A 2015 study by ZocDoc found that 30 percent of women lie or withhold information from their doctors, compared to 23 percent of men. The primary reasons patients skirt the truth include embarrassment and lack face time with doctors. Nearly half (46%) of Americans have avoided telling their doctor about a health issue because they were embarrassed or afraid of being judged. Around a third say they withheld details because they couldn’t find the right opportunity or didn’t have enough time during the appointment (27%), or because the doctor didn’t ask any questions about anything that was bothering them (32%).
About 3,000 people took part in the survey, and among them, 18 percent of women and 11 percent of men preferred a casual chat with other types of professionals like hairstylists, manicurists, and even fitness pros at the gym to confess their unhealthy habits.
No. 1 Lie: I Quit Smoking
According to a 2013 report published in Health and Education Behavior, one in 10 smokers admitted to lying to a healthcare provider about smoking. Those are just the people that admitted lying. This is no laughing matter. Lying about smoking can change how your doctor treats you for things like bronchitis. Bronchitis is typically treated more aggressively for smokers. Also, lying about smoking could change what medications a doctor prescribes. Some medications are not recommended for people (like smokers) that are at risk of heart disease, lung disease, and strokes.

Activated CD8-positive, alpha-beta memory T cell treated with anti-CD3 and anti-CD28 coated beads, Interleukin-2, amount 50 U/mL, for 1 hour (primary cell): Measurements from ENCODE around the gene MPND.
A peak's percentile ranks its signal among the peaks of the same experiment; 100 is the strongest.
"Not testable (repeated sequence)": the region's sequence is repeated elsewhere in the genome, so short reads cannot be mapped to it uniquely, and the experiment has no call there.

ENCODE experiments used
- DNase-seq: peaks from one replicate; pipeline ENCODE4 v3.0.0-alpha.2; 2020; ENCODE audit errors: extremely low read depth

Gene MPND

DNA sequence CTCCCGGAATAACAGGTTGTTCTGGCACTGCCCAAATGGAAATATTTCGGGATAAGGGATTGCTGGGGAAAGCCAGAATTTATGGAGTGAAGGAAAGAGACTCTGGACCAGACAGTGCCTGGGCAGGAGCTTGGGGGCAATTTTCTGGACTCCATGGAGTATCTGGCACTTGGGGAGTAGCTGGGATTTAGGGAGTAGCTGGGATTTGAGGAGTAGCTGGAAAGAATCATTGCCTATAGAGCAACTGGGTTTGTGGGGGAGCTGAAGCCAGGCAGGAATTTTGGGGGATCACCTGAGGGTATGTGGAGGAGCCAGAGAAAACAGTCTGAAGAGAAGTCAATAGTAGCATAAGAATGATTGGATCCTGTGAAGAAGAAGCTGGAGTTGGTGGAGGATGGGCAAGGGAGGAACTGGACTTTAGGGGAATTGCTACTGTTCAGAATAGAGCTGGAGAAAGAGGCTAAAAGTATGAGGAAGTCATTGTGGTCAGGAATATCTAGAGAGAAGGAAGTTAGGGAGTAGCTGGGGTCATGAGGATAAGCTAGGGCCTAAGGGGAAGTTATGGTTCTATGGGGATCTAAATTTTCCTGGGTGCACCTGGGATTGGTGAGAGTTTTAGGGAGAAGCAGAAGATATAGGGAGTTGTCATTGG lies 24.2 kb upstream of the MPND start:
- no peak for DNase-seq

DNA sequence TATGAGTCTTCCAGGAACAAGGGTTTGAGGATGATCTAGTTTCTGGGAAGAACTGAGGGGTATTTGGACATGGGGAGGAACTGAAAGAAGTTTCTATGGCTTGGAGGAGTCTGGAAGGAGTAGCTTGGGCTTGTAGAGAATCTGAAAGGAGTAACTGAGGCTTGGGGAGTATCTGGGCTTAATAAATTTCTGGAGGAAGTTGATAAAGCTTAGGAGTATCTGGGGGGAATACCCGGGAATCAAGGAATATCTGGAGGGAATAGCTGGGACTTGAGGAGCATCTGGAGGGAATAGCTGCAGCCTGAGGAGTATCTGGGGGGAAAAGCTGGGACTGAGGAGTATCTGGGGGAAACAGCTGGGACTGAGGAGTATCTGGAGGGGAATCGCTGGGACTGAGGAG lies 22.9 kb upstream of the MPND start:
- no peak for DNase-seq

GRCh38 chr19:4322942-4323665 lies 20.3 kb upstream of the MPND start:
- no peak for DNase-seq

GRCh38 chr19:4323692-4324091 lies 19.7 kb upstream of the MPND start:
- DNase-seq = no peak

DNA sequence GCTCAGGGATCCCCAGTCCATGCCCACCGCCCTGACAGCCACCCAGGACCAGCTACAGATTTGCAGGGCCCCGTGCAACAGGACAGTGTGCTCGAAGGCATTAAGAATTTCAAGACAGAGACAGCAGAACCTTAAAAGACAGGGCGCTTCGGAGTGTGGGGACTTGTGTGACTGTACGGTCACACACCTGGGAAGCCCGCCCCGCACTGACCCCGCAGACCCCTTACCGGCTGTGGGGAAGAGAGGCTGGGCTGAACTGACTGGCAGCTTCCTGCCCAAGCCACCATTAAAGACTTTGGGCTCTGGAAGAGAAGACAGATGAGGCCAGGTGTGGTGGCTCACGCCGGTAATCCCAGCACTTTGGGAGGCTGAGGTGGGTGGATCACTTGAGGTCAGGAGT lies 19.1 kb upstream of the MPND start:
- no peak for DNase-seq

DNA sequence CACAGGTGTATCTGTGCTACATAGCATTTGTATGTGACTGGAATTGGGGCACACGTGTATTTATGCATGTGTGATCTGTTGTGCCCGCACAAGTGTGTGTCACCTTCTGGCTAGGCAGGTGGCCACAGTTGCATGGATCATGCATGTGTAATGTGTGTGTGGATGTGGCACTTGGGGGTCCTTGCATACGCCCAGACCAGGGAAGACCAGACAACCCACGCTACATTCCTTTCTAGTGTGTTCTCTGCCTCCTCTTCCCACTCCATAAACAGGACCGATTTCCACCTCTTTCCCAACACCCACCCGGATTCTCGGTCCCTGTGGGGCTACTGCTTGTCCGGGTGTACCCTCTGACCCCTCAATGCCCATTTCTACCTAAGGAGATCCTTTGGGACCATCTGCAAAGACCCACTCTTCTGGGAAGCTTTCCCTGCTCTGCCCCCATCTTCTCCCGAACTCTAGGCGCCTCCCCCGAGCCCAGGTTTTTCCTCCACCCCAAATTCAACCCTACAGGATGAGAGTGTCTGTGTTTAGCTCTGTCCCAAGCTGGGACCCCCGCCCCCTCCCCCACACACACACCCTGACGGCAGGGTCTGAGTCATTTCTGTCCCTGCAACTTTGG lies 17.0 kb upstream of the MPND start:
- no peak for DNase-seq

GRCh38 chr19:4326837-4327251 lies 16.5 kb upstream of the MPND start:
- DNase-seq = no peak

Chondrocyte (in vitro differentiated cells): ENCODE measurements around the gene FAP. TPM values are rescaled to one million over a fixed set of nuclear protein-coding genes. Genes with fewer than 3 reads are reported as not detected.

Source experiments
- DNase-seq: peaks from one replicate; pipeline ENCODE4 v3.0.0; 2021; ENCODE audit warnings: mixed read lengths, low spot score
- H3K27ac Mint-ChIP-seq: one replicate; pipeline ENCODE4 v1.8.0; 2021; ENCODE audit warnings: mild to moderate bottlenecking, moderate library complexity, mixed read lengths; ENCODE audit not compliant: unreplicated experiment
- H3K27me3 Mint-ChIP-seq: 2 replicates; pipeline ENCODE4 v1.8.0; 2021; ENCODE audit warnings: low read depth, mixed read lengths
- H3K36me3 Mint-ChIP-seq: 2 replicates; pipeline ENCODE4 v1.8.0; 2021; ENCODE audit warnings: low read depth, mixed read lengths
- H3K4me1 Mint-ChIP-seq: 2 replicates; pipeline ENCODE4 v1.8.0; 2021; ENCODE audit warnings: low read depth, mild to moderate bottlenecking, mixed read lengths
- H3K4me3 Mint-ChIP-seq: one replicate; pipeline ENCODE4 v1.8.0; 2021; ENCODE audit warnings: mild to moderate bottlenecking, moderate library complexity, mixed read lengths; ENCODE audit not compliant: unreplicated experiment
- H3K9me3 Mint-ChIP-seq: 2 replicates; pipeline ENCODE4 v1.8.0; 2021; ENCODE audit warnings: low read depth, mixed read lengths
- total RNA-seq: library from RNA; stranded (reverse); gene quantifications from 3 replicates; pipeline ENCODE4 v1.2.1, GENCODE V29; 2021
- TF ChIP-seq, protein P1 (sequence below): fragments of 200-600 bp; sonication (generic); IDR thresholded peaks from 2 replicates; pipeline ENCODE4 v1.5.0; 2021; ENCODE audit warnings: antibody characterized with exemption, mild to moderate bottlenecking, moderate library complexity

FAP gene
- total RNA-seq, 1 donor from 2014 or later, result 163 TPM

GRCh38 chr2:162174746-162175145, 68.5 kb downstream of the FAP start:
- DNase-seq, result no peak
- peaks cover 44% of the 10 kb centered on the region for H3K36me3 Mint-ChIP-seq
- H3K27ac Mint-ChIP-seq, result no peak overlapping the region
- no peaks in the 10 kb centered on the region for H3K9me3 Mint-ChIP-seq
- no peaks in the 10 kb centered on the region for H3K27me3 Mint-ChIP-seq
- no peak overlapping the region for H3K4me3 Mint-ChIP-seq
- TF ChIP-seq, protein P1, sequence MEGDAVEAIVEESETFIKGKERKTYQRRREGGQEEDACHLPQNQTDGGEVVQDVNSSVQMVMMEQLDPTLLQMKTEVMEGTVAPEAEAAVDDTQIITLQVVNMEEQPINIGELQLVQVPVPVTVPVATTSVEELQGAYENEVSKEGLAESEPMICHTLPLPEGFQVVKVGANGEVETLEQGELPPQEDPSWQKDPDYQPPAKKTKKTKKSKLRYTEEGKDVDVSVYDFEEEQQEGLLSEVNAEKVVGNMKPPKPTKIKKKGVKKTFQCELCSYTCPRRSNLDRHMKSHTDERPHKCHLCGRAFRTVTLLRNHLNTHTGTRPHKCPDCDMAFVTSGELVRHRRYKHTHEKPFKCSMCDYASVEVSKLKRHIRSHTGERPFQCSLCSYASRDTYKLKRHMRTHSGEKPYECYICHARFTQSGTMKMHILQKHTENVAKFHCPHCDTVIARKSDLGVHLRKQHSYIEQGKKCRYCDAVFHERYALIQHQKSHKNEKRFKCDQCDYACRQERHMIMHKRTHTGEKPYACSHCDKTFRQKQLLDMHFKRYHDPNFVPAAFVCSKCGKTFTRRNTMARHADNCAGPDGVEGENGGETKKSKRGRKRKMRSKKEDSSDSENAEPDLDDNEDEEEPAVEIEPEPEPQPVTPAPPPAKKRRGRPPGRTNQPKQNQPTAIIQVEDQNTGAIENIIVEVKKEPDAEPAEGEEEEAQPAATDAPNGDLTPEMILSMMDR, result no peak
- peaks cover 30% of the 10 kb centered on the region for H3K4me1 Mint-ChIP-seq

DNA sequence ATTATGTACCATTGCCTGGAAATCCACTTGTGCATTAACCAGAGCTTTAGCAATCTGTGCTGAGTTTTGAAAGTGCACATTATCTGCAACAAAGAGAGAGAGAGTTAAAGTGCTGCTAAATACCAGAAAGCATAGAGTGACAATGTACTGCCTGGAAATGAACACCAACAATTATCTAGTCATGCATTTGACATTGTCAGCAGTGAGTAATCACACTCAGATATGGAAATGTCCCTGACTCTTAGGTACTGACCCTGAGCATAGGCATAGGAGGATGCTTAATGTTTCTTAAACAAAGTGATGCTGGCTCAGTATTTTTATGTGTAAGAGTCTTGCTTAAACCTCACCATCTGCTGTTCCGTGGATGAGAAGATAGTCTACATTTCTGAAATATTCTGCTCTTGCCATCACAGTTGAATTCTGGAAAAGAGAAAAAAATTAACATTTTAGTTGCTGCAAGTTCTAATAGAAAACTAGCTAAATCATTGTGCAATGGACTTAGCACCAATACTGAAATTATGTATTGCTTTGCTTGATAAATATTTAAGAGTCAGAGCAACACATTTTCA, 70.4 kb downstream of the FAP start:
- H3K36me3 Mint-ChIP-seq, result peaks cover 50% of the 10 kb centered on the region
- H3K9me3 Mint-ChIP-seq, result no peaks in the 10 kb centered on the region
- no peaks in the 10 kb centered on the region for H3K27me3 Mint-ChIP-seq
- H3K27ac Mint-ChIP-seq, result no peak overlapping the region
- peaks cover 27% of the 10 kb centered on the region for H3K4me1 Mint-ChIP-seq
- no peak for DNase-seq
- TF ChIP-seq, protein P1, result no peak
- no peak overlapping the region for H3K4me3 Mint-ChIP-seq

No. 2 Lie: I Don’t Drink Much
No surprise here. Drinking and smoking are two of the most common causes of poor health and are habits that people tend to cling to. Only 1 in 6 even mention alcohol consumption in the exam room, according to WebMD. Doctors are on to you. If you claim to drink a beer a day, they’ll assume you drink two. Usually, “whatever a patient tells [us] is half of what they actually do drink,” says Brian Doyle, MD, with the UCLA School of Medicine. Honesty here is important too, as alcohol affects blood pressure, live enzymes, blood thickness, and other organs and functions that could make other treatments problematic or dangerous.
No. 3 Lie: I Only Took Drugs in College
Taking illegal drugs–street drugs or prescription pills from other people–are issues people also hide from their doctor. Part of the reason for this has traditionally been fear of this information being documented on medical records. This is changing as attitudes toward some drugs like cannabis change. The fact is that this information cannot be shared without your consent, and the U.S. Substance Abuse and Mental Health Services Administration has detailed privacy protections around medical record specifically related to drug and alcohol use.
The fact of the matter is that if you lie to your doctor, the treatment he or she gives you for whatever ails you may not be effective, or it may make it worse. According to the Centers for Disease Control and Prevention, “It is estimated that more than 700,000 individuals are seen in hospital emergency departments for adverse drug events each year in the United States.” From cough medicine to cannabis, concealing what you put in your body from your doctor can be dangerous.